Sport during Cold War has recently begun to be studied in more depth. Some scholars have edited a book about the US and Soviet sport diplomacy and show ow the government of these two countries have used sport during this period, notably as a tool of “soft power” during the Olympic games. Our goal is to continue in this direction and to focus more on the sport field as a place of exchanges during the Cold War. Regarding this point, our aim is to show that there were events “beyond boycotts”many and that unknown connections existed inside sport. Morevoer, many actors were involved in these exchanges. Thus, it is important not only to focus on the action of States, but also on private actors (international sporting bodies and journalists), considering that they acted around sport (an “apolitic” field) as it was tool to maintain links between the two blocs. Our project offers a good opportunity for young scholars to present original research based on new materials (notably the use of institutional or personals archives). Morevoer, it is also a step forward with a view to conduct research within a global history paradigm, one that is still underused in sport academic fields.
5) Serious Fun: A History of Spectator Sports in the USSR – Robert Edelman
Oxford University Press | 1993 | PDF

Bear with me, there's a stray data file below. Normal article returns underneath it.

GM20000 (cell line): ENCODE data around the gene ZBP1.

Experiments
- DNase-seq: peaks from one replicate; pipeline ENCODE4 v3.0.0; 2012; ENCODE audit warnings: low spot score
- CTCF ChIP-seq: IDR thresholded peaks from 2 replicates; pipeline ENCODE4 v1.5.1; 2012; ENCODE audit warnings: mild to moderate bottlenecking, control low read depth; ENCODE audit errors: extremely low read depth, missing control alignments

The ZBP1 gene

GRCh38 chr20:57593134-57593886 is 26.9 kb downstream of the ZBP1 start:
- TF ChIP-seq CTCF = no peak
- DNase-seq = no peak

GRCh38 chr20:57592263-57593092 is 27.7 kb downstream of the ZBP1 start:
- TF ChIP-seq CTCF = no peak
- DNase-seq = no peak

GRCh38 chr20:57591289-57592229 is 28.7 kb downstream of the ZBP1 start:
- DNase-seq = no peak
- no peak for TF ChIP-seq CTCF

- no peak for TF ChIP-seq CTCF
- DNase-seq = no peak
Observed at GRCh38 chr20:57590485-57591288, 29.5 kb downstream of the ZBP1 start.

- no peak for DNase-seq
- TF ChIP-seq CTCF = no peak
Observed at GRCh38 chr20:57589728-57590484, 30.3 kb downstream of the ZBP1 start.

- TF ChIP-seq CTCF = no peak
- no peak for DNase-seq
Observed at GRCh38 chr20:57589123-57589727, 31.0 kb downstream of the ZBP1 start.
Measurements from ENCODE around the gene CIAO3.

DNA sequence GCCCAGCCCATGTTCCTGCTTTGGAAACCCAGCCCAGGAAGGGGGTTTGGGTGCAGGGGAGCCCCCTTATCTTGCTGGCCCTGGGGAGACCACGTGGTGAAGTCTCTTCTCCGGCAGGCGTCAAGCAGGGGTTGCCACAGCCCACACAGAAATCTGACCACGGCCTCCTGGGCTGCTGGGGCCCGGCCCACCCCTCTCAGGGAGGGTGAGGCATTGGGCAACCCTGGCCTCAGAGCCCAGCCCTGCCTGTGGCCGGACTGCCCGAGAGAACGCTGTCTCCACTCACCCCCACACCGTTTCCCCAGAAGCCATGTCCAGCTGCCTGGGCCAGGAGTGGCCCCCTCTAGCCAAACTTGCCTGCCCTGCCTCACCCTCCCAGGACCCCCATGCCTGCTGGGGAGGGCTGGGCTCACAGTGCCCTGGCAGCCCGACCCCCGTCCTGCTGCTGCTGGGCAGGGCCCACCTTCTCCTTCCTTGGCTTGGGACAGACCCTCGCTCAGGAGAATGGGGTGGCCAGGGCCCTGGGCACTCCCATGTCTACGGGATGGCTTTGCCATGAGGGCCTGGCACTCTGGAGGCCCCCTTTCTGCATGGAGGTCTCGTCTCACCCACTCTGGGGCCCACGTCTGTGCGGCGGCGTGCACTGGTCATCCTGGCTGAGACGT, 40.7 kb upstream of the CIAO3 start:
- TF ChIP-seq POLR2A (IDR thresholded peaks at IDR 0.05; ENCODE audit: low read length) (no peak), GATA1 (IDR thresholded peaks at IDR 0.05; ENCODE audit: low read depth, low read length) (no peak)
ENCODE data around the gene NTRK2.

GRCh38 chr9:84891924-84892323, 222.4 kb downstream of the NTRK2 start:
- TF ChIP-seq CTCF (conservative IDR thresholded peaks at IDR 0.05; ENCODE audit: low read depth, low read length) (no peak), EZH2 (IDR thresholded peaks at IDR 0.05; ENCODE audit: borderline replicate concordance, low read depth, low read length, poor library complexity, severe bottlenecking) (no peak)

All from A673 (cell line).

“The Big Red Machine,” an assemblyline of sober, unsmiling Olympic champions–this was the image that dominated Western thinking about Soviet sports. But for Soviet citizens the experience of watching sports in the USSR was always very different. Soviet spectators paid comparatively little attention to most Olympic sports. They flocked instead to the games they really wanted to watch, rooted for teams and heroes of their own choosing, and carried on with a rowdiness typical of sportsfans everywhere. The Communist state sought to use sports and other forms of mass culture to instill values of discipline, order, health, and culture. The fans, however, just wanted to have fun. Official Soviet ideology was never able to control or comprehend the regressed and pleasure-seeking component not only of spectator sport but of all popular culture. In Serious Fun, Robert Edelman provides the first history of any aspect of Soviet sports, covering the most popular spectator attractions from 1917 up to the end of the Soviet Union in 1991. Edelman has used the highly candid sports press, memoirs, instruction books, team yearbooks, and press guides and supplmented them with Soviet television broadcasts and interviews with players, coaches, team officials, television bureaucrats, journalists, and fans to detail how spectator sport withstood the power of the state and became a sphere of life that allowed citizens to resist, deflect, and even modify the actions of the authorities. Focusing on the most popular sports of soccer, hockey, and basketball, Edelman discusses the dominant teams and the biggest stars: the international competitive successes as well as the many failures. He covers a variety of topics familiar to Western sports fans including professionalism, fan violence, corruption, political meddling, the sports press, television, and the effect of big money on competition. More than just a sports book, Serious Fun takes us deep into the social fabric of Soviet life. Edelman shows how the Big Red machine so visible in international competition was much like the giant steel mills and dams of which the Soviets boasted. These were the achievements of a state that put production above all else, but spectator sport was part of a long-suffering consumer sector that the industrial giant would never satisfy. This volume will bring a broader, richer understanding of Soviet life not only to students of popular culture and Russian history but to sports fans everywhere.